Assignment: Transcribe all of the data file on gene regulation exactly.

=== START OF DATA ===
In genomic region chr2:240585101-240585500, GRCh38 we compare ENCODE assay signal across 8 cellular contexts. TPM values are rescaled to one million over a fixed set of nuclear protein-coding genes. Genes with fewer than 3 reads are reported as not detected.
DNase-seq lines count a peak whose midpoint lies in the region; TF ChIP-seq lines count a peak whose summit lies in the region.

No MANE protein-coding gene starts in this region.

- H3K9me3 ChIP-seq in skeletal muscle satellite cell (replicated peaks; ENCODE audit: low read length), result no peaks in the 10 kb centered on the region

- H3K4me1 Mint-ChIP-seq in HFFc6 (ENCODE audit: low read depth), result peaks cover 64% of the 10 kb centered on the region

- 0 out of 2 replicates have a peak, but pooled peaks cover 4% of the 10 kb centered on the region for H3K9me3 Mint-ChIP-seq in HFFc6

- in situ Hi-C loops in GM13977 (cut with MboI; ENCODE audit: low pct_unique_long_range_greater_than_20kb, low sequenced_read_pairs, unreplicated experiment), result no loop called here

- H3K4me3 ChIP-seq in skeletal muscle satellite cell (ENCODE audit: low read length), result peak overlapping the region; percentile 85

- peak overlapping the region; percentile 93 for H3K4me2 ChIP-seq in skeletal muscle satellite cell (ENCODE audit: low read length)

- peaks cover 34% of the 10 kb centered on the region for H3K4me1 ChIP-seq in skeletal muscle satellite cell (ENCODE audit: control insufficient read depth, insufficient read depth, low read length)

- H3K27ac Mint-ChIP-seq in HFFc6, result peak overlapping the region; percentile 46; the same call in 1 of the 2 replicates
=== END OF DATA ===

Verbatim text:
In genomic region chr2:240585101-240585500, GRCh38 we compare ENCODE assay signal across 8 cellular contexts. TPM values are rescaled to one million over a fixed set of nuclear protein-coding genes. Genes with fewer than 3 reads are reported as not detected.
DNase-seq lines count a peak whose midpoint lies in the region; TF ChIP-seq lines count a peak whose summit lies in the region.

No MANE protein-coding gene starts in this region.

- H3K9me3 ChIP-seq in skeletal muscle satellite cell (replicated peaks; ENCODE audit: low read length), result no peaks in the 10 kb centered on the region

- H3K4me1 Mint-ChIP-seq in HFFc6 (ENCODE audit: low read depth), result peaks cover 64% of the 10 kb centered on the region

- 0 out of 2 replicates have a peak, but pooled peaks cover 4% of the 10 kb centered on the region for H3K9me3 Mint-ChIP-seq in HFFc6

- in situ Hi-C loops in GM13977 (cut with MboI; ENCODE audit: low pct_unique_long_range_greater_than_20kb, low sequenced_read_pairs, unreplicated experiment), result no loop called here

- H3K4me3 ChIP-seq in skeletal muscle satellite cell (ENCODE audit: low read length), result peak overlapping the region; percentile 85

- peak overlapping the region; percentile 93 for H3K4me2 ChIP-seq in skeletal muscle satellite cell (ENCODE audit: low read length)

- peaks cover 34% of the 10 kb centered on the region for H3K4me1 ChIP-seq in skeletal muscle satellite cell (ENCODE audit: control insufficient read depth, insufficient read depth, low read length)

- H3K27ac Mint-ChIP-seq in HFFc6, result peak overlapping the region; percentile 46; the same call in 1 of the 2 replicates